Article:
Casey Abrams stands on the "American Idol" stage, belting out a Nirvana classic. On the other side of the country, in a tiny New York City apartment, three females sit in front of the television, feeling stupid and contagious. My 11-year-old, Lucy, is zonked out on Benadryl, still reeling from the aftereffects of an allergic reaction to an antibiotic that landed her in the emergency room two weeks ago. My 7-year-old daughter, Beatrice, and I, meanwhile, have mostly rallied from the case of strep that hit us both a few days ago, but each painful swallow reminds us that neither of us will be hitting any Thia Megia-level high notes any time soon. We concur that James is a dead ringer for daddy. We argue passionately about the merits of Paul over Stefano. We are outraged when the adorable Latina girl from our own neighborhood, Karen Rodriguez, gets the boot. And we irrationally loathe Scotty, because loathing the cancer that's rapidly robbing the girls of their grandfather won't make a lick of difference. We don't just love "Idol." For two hours a week, we need it. Desperately.
For nearly a decade, my children and I managed to successfully avoid the brunt of "Idol." We generally don't watch television at night, anyway, and when we do, the occasion is far more likely to be a movie or special event than a competition. But when a casual curiosity about the new judges Steven Tyler and Jennifer Lopez piqued our interest a few weeks ago, the kids and I found ourselves sucked, instead, into the drama of aspiring Idols themselves. Timed as the show was to our own crush of illnesses, middle school interviews, and devastating losses, it rapidly became a cathartic outlet for an unprecedented torrent of emotions.
And so here we are again, another Wednesday, ready to flop together on a pile of pillows on the floor, exhausted at the end of another grueling day, because this goofy, decade-old singing contest has become the unlikely bright spot in a Martius horribilus. A few towns over, Jeff sits exactly where he's been the past two weeks, watching one tube drip morphine into his father's veins as another drains the brown and green fluid from his insides into the carafe at his bedside. In Rochester, the family prepares to bury the uncle who slipped away peacefully last Saturday morning. In Philadelphia, one of my best friends, the one I had to cancel plans to visit this weekend when all the crap hit the fan, dashes off a supportive email -- and a photo of her chemo-smooth head. But right here, right now, all that matters in the world is whether Naima can nail it -- and what crazy thing Steven has to say about it.
It's not just that the fluff of "Idol" is a welcome respite from the far more serious woes that currently bedevil us -- although it is. It's hard to feel completely sad when Randy is calling someone "dog." But in its surprising, strange way, the show has become a reflection of our own family struggles. We watch, riveted, because that guy who looks like Yukon Cornelius has dreams and disappointments and sorrows. Because we are trying so hard to be gentle with each other most of the time that it feels terribly important -- and really good -- to fight about whether Haley is awful or awesome. And because every schmaltzy, overblown rendition of a song that would otherwise make us roll our eyes can bring us to welcome, necessary tears after surviving another anguished day of paying the bills or rehearsing for the school play. At 2 in the afternoon, we can't break down. But at 8:30, we'll find ourselves laughing at our own lameness while we're sobbing our hearts out over Jacob Lusk's rendition of "Alone." We'll dance around the living room in our pajamas, like a scene out of some awful Hallmark movie, rasping along with Paul and mimicking his uniquely uncoordinated dance moves. And it's the best thing in the world.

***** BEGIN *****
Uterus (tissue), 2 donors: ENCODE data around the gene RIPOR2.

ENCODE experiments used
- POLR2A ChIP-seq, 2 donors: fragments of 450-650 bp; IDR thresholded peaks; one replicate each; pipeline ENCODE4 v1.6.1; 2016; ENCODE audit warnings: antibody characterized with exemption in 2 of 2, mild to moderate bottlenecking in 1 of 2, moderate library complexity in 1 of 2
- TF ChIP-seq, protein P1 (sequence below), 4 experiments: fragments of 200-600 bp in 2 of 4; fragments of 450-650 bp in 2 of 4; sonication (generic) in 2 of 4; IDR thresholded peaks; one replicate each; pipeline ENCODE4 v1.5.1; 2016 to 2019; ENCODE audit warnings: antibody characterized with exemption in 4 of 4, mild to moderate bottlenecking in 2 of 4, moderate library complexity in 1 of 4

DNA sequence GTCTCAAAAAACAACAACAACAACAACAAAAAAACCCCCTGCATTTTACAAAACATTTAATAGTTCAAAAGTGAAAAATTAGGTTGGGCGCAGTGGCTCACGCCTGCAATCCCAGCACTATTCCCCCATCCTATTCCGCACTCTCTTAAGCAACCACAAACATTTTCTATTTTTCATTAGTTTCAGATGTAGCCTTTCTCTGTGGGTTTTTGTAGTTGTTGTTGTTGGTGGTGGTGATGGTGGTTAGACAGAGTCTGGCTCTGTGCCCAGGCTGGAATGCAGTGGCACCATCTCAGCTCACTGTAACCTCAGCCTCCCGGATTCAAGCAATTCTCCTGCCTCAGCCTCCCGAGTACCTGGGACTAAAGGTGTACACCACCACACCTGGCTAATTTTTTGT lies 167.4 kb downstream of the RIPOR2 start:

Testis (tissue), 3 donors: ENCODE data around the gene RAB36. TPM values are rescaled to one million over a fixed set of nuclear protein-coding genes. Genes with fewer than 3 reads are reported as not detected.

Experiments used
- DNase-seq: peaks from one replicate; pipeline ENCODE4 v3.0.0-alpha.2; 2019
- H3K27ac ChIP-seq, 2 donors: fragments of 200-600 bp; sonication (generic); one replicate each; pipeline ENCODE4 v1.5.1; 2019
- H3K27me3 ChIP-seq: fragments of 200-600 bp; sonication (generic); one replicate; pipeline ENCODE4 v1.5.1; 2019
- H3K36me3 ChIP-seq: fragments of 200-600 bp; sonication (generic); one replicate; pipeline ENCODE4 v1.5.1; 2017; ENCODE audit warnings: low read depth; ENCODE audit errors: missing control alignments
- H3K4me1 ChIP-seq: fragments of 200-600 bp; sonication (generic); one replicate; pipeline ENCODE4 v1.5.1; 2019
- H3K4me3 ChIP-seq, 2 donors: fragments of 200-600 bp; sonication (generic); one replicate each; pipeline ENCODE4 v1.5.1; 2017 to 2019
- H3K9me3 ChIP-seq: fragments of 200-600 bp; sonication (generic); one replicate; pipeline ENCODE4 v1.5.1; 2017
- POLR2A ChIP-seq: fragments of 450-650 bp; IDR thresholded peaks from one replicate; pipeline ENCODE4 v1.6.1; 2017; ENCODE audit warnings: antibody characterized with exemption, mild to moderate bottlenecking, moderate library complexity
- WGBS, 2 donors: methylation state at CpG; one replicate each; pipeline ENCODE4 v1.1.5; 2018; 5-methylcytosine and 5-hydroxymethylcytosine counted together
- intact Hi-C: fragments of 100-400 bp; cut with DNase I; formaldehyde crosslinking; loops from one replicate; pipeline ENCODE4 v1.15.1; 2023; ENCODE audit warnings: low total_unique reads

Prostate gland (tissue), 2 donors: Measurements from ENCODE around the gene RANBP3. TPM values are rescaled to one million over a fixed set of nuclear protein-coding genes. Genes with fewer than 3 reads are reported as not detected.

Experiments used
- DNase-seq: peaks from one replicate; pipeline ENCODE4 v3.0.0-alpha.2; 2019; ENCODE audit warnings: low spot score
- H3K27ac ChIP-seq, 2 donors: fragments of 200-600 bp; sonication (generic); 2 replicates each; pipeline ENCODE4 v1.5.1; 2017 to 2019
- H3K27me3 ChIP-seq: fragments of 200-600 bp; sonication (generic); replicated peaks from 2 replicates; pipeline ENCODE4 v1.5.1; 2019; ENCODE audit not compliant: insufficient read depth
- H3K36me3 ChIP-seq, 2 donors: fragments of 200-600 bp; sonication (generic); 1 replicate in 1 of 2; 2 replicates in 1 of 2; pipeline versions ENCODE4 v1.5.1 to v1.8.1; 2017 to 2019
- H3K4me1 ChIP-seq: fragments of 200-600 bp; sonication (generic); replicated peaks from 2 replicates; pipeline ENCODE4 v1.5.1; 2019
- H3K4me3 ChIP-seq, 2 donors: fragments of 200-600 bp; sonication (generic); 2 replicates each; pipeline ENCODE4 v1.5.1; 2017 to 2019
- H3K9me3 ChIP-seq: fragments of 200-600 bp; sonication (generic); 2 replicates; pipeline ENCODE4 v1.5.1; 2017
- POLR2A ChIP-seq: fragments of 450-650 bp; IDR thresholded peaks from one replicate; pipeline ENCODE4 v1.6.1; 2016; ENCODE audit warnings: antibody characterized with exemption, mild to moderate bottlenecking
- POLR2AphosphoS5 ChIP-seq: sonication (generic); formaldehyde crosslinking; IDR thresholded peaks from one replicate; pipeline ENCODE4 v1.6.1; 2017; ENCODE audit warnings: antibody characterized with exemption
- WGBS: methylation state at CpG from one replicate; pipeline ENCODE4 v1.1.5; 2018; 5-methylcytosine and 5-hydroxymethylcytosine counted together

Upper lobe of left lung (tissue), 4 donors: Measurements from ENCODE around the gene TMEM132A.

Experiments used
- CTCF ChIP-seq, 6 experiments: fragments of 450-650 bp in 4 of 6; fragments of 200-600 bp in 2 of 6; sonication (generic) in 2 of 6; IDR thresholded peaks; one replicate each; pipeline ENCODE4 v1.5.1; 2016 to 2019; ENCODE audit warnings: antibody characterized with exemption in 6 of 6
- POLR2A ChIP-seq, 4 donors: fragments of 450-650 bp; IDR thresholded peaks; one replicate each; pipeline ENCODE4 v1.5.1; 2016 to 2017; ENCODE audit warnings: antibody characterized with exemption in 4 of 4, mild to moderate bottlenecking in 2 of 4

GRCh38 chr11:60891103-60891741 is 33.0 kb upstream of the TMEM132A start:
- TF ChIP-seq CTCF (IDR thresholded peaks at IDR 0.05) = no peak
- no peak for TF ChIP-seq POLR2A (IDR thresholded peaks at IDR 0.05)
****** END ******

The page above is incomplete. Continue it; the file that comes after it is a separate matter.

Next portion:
My daughters have, fortunately, no real prior experience of loss. The closest thing to grief they've ever experienced was when the school guinea pig died in a tragic feeding bottle incident a few months ago. Now, just as they're both miserable with their own physical ailments, they're hip deep in emotional pain as well. So I flip them pancakes for dinner and let them stay up past bedtime and write notes explaining why their homework projects will be late, and I hug them tightly and let them crawl into bed with me when they're scared in the middle of the night. But I can't give them back the grandfather who taught them to paint on the back porch. I likewise can't close my eyes and blot out the sight of what the ravages of cancer look like, any more than I undo my own experience of it. I can only let kids vote for Lauren Alaina, because they see in her puppyish exuberance something bright and hopeful that touches them in a way they can't even articulate right now. I can only explain to them that "If You Don't Know Me By Now" isn't just a Simply Red song. I can only make more popcorn.
Last Thursday I went out to the hospice one last time to see the man who has meant more to me than my own father ever did, to hold his hand and kiss him goodbye. And at night, when the girls asked eagerly if it was "Idol" time yet, I felt as happy and relieved to tell them yes as I would be all day. Because as corny and silly as that troupe of aspiring pop singers may be, as dopey as that franchise may seem, right now, they're our life raft in a sea of hurt. And when my girls and I listen to Pia Toscano sing "Where Do Broken Hearts Go," it's like she's singing just for us.